The Coldest, Driest, Windiest and Highest Place on Earth

I am generally a very linear person. Taurus; firstborn; structured and organized.

I like to do things in order. And my blog posts about my New Zealand trip have generally been chronological, starting with the beginning (at the top of the North Island) and continuing southward.

However, I am going to get out of order and skip to the end of my journey, because I want to talk about Antarctica.

The reason for that is threefold. First, it is hot summer here in Sacramento. And because it is on the opposite side of the world, it is also the opposite season – winter – in Antarctica. Just writing about it will make me feel a little bit cooler.

Second, recent news articles (like this one) have announced that the longest glacier in Antarctica (Pine Island Glacier) has calved, creating an iceberg one-fourth the size of Rhode Island. I think that piece of science information is fascinating!

Most of all, I want to write about Antarctica because while I have not traveled to the continent itself, I have visited the International Antarctic Centre in Christchurch. And it was an amazing experience!

Images by RJM

We arrived at the Centre in the morning, after checking out of our last New Zealand hotel and before catching the first flight on our way back to the U.S. The Centre is literally across the street (an 8-minute walk) from the Christchurch Airport, and since our flight would not leave until 4:30, visiting the Centre was a logical way to spend our last few hours in New Zealand.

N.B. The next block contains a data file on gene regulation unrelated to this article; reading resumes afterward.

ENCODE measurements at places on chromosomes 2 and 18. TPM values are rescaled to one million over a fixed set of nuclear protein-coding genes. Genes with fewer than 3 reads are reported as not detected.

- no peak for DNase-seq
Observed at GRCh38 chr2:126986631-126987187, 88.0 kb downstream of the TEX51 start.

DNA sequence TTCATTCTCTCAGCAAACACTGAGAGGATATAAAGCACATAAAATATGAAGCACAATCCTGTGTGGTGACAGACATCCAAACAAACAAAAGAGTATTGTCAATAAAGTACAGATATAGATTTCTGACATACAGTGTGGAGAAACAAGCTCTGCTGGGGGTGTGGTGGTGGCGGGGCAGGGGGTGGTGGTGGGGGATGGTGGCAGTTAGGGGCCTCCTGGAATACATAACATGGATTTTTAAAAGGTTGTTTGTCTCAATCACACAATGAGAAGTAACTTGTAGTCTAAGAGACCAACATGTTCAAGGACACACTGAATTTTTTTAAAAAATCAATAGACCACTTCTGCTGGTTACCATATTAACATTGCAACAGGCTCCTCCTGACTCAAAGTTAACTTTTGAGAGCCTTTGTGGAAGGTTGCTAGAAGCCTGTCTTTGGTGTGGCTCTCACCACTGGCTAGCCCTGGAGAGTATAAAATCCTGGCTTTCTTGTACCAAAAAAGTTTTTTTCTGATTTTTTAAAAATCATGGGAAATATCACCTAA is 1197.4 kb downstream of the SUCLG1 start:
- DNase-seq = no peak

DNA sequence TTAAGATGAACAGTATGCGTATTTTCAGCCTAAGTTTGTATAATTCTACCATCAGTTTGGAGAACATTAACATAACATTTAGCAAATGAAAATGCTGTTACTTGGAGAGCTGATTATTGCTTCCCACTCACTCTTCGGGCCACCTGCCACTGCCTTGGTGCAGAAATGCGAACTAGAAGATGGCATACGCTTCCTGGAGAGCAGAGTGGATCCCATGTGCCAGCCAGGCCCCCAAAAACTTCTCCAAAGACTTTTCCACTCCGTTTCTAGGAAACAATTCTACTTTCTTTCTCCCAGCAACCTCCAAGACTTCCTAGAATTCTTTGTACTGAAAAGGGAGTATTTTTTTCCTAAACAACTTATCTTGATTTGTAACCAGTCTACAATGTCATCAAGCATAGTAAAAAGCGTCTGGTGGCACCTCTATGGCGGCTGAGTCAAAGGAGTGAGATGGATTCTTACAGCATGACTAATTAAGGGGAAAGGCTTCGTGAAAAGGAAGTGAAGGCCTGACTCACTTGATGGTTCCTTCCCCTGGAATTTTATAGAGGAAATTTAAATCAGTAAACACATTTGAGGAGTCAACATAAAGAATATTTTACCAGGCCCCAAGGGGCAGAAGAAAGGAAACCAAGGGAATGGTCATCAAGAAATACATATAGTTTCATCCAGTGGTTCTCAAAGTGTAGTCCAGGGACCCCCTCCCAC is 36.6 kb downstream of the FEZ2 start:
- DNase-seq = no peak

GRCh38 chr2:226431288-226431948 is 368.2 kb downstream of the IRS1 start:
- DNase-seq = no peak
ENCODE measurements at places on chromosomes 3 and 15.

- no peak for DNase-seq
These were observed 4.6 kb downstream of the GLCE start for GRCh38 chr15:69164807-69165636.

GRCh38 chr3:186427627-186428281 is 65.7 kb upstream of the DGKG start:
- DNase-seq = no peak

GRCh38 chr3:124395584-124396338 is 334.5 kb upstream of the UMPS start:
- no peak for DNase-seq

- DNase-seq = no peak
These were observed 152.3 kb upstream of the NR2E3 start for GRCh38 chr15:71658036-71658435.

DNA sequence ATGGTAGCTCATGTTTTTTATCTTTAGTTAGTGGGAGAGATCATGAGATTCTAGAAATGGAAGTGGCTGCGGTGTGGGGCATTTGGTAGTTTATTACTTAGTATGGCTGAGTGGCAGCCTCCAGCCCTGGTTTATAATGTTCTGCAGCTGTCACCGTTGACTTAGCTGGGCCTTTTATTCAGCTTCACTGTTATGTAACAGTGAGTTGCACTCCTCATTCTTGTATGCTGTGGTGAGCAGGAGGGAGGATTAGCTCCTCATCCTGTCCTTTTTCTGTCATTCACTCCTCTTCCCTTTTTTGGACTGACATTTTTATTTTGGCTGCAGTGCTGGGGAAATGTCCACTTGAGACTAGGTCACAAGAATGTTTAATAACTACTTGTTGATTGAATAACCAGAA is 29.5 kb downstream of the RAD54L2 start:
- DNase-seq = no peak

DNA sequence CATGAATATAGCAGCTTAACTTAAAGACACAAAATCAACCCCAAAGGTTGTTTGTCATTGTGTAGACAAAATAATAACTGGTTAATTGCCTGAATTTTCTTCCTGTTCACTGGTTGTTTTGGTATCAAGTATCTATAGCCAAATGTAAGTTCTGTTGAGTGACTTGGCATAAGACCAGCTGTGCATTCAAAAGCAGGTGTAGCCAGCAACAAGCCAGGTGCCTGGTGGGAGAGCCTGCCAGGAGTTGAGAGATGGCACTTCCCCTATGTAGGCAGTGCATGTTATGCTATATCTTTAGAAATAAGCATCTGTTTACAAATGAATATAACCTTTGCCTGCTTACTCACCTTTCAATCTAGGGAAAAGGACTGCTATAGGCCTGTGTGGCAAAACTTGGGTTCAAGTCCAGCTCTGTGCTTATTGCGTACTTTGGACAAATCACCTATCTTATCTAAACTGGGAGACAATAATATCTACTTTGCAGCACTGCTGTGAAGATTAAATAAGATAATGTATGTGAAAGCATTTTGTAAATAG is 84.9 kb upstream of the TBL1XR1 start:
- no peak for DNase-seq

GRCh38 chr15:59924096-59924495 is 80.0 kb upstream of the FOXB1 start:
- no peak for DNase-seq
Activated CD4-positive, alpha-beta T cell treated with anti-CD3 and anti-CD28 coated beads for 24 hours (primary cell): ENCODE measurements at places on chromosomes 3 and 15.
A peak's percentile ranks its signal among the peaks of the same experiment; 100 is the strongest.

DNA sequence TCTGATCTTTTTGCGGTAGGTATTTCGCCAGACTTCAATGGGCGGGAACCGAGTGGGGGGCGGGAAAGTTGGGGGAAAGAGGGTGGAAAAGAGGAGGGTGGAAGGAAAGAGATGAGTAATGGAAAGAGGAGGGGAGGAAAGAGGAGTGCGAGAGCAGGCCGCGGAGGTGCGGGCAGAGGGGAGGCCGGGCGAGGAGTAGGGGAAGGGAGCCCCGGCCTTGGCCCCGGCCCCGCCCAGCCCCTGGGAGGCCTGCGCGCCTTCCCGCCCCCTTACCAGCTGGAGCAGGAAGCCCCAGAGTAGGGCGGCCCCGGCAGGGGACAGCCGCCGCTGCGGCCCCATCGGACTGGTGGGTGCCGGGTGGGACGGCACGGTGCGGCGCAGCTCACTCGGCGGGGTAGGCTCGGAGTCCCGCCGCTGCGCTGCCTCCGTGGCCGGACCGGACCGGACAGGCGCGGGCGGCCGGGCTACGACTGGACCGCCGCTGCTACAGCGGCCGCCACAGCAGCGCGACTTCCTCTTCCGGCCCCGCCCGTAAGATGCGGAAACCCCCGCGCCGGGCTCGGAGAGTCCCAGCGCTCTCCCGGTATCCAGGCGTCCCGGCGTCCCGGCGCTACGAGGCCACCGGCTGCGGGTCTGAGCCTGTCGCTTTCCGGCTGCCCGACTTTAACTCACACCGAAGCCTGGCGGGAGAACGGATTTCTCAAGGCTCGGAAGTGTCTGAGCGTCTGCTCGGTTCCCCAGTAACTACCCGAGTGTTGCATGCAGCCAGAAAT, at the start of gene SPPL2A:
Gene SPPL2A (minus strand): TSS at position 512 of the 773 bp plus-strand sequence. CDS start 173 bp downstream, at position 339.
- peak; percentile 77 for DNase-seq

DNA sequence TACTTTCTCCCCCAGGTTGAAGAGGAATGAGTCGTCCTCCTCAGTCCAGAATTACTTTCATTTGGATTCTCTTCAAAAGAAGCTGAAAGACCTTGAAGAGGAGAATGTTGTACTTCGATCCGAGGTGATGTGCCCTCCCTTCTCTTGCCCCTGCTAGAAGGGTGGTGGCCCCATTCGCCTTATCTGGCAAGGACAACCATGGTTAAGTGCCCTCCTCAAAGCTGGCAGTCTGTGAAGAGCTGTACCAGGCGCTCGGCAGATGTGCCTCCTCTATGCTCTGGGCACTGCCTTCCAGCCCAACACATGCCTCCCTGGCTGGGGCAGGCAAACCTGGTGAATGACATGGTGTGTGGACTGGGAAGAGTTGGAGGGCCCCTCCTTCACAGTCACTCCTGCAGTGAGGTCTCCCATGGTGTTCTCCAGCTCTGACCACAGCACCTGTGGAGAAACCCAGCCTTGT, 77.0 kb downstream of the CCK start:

After 30 days on the road, I will admit that I was weary and not too enthused about spending time in one more museum before getting on an airplane for a 13-hour flight home. So although our tour leader had given us the brochure the night before, and encouraged us to plan for our time at the Centre, I did not. (Which is unusual for me, since before and during the trip I tried to research every activity to make sure I got the most out of each experience.)

We were greeted by a cheerful and knowledgeable guide, presented with a map of the facility, and told about some of the timed amenities – Antarctic storm, Blue Penguin feeding, and the 4D movie “Ice Voyage.” Throughout the rest of the Centre are interactive exhibits and ongoing movies, as well as a gift shop and café.

Images by RJM

So much to explore!

We were encouraged to explore and enjoy. And I did!

“Established in 1992 … the Antarctic Attraction is located in the heart of a working campus. It is from here that many Antarctic missions are organized. With this in mind [it] is designed to bring a powerful and memorable experience of Antarctica to visitors in a fun, exciting, informative and commercially successful way. … The Centre is home to the New Zealand, United States and Italian Antarctic Programmes, offices, warehousing, [and] the Antarctic Passenger Departure Terminal ….”  (Quoted from the Souvenir Booklet)

Images by RJM

From my journal:

“I learned that Antarctica is the 5th largest continent, and the coldest, driest, windiest and highest on Earth. It’s an important place for research regarding climate change, geology and penguins (among other things). In 1959 twelve countries (including the US, Italy, Russia and New Zealand) signed the Antarctic Treaty, protecting Antarctica as an ‘international area’ used exclusively for peaceful purposes and shared research.

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“And I learned a simple comparison between ‘The Arctic’ and Antarctica: The Arctic is floating ice with polar bears, Antarctica is a continent with penguins.

Images by RJM

“I asked one of the guides what impact (if any) the 2011 [Christchurch] earthquake had on the Centre. I was told the greatest impact was loss of hotel rooms (or other sleeping quarters). There are usually about 2,000 people preparing to make the trek [to Antarctica], and few available places of lodging.”

[See the end of the post for more interesting facts.]

Here are some highlights of my exploration.